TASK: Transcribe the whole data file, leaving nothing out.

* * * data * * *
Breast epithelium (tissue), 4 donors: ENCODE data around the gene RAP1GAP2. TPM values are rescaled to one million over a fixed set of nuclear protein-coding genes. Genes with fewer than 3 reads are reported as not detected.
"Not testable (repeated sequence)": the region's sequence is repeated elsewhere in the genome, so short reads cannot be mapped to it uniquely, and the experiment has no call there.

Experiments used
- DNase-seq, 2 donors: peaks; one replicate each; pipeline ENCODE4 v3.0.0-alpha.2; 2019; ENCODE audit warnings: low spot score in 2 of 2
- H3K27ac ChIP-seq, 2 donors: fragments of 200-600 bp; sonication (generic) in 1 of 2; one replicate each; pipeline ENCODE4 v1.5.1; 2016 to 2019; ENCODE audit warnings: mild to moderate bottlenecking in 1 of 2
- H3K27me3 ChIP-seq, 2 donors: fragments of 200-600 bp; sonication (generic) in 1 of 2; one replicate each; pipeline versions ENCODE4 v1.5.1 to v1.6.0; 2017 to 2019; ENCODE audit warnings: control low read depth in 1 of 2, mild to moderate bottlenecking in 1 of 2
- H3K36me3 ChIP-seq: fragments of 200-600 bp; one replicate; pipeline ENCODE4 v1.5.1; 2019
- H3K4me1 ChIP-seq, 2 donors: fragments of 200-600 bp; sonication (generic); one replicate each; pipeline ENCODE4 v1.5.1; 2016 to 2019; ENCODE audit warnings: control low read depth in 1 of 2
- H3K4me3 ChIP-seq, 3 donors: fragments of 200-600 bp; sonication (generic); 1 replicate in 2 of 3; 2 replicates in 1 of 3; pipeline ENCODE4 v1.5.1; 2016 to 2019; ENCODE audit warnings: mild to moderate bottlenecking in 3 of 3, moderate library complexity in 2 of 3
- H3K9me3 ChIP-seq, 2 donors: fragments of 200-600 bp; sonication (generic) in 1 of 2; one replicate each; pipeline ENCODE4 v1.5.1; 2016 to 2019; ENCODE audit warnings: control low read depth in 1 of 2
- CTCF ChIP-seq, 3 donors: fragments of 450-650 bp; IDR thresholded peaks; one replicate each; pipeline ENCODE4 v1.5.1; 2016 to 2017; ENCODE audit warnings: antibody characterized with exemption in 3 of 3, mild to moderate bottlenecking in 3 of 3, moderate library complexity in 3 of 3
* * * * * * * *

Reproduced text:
Breast epithelium (tissue), 4 donors: ENCODE data around the gene RAP1GAP2. TPM values are rescaled to one million over a fixed set of nuclear protein-coding genes. Genes with fewer than 3 reads are reported as not detected.
"Not testable (repeated sequence)": the region's sequence is repeated elsewhere in the genome, so short reads cannot be mapped to it uniquely, and the experiment has no call there.

Experiments used
- DNase-seq, 2 donors: peaks; one replicate each; pipeline ENCODE4 v3.0.0-alpha.2; 2019; ENCODE audit warnings: low spot score in 2 of 2
- H3K27ac ChIP-seq, 2 donors: fragments of 200-600 bp; sonication (generic) in 1 of 2; one replicate each; pipeline ENCODE4 v1.5.1; 2016 to 2019; ENCODE audit warnings: mild to moderate bottlenecking in 1 of 2
- H3K27me3 ChIP-seq, 2 donors: fragments of 200-600 bp; sonication (generic) in 1 of 2; one replicate each; pipeline versions ENCODE4 v1.5.1 to v1.6.0; 2017 to 2019; ENCODE audit warnings: control low read depth in 1 of 2, mild to moderate bottlenecking in 1 of 2
- H3K36me3 ChIP-seq: fragments of 200-600 bp; one replicate; pipeline ENCODE4 v1.5.1; 2019
- H3K4me1 ChIP-seq, 2 donors: fragments of 200-600 bp; sonication (generic); one replicate each; pipeline ENCODE4 v1.5.1; 2016 to 2019; ENCODE audit warnings: control low read depth in 1 of 2
- H3K4me3 ChIP-seq, 3 donors: fragments of 200-600 bp; sonication (generic); 1 replicate in 2 of 3; 2 replicates in 1 of 3; pipeline ENCODE4 v1.5.1; 2016 to 2019; ENCODE audit warnings: mild to moderate bottlenecking in 3 of 3, moderate library complexity in 2 of 3
- H3K9me3 ChIP-seq, 2 donors: fragments of 200-600 bp; sonication (generic) in 1 of 2; one replicate each; pipeline ENCODE4 v1.5.1; 2016 to 2019; ENCODE audit warnings: control low read depth in 1 of 2
- CTCF ChIP-seq, 3 donors: fragments of 450-650 bp; IDR thresholded peaks; one replicate each; pipeline ENCODE4 v1.5.1; 2016 to 2017; ENCODE audit warnings: antibody characterized with exemption in 3 of 3, mild to moderate bottlenecking in 3 of 3, moderate library complexity in 3 of 3